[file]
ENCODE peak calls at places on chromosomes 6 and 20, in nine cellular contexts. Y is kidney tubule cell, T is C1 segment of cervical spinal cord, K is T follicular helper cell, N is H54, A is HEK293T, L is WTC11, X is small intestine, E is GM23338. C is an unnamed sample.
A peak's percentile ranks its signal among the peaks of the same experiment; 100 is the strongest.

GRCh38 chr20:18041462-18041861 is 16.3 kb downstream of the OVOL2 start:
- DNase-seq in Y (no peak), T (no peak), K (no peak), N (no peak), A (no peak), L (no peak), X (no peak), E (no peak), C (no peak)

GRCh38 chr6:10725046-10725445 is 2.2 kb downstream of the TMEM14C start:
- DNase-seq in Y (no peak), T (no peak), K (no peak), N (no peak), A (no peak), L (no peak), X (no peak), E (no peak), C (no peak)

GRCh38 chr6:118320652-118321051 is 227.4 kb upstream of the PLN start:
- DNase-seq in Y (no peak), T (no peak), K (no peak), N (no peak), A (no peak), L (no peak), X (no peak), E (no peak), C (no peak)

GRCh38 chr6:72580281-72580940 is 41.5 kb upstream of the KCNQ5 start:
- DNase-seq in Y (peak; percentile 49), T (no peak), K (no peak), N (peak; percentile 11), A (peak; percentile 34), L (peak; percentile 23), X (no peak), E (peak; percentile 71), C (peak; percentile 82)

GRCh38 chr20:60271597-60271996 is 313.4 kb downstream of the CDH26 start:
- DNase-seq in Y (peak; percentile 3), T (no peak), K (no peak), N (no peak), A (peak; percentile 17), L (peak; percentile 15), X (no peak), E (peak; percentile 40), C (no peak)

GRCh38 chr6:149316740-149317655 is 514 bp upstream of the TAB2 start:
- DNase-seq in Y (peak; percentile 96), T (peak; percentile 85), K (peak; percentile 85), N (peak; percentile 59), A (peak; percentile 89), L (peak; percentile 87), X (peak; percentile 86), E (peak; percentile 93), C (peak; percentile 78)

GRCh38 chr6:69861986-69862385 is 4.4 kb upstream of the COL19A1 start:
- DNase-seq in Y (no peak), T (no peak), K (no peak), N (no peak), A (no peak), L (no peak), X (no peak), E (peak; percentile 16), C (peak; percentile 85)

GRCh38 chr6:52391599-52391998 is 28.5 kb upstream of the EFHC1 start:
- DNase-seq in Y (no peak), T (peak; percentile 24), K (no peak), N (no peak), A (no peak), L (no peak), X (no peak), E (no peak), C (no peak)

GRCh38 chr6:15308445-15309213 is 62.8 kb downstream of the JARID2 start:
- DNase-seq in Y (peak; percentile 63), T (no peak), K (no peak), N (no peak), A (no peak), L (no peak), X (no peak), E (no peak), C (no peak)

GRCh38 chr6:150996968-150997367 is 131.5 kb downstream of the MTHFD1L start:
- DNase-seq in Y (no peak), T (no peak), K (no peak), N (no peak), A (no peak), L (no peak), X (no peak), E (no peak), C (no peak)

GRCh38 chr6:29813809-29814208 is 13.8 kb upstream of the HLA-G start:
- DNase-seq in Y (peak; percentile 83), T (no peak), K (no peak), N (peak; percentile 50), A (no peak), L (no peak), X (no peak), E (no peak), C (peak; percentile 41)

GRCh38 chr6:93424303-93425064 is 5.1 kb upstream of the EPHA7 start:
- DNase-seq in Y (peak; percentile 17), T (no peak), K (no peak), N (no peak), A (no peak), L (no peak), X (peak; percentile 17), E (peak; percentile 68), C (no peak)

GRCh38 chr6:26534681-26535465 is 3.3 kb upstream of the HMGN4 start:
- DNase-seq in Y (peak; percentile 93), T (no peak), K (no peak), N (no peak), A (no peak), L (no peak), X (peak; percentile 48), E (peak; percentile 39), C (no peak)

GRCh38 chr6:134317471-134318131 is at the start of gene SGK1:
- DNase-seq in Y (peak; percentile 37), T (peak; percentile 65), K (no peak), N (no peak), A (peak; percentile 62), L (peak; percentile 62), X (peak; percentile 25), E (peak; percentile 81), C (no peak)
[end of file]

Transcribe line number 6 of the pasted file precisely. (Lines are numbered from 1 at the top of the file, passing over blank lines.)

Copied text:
- DNase-seq in Y (no peak), T (no peak), K (no peak), N (no peak), A (no peak), L (no peak), X (no peak), E (no peak), C (no peak)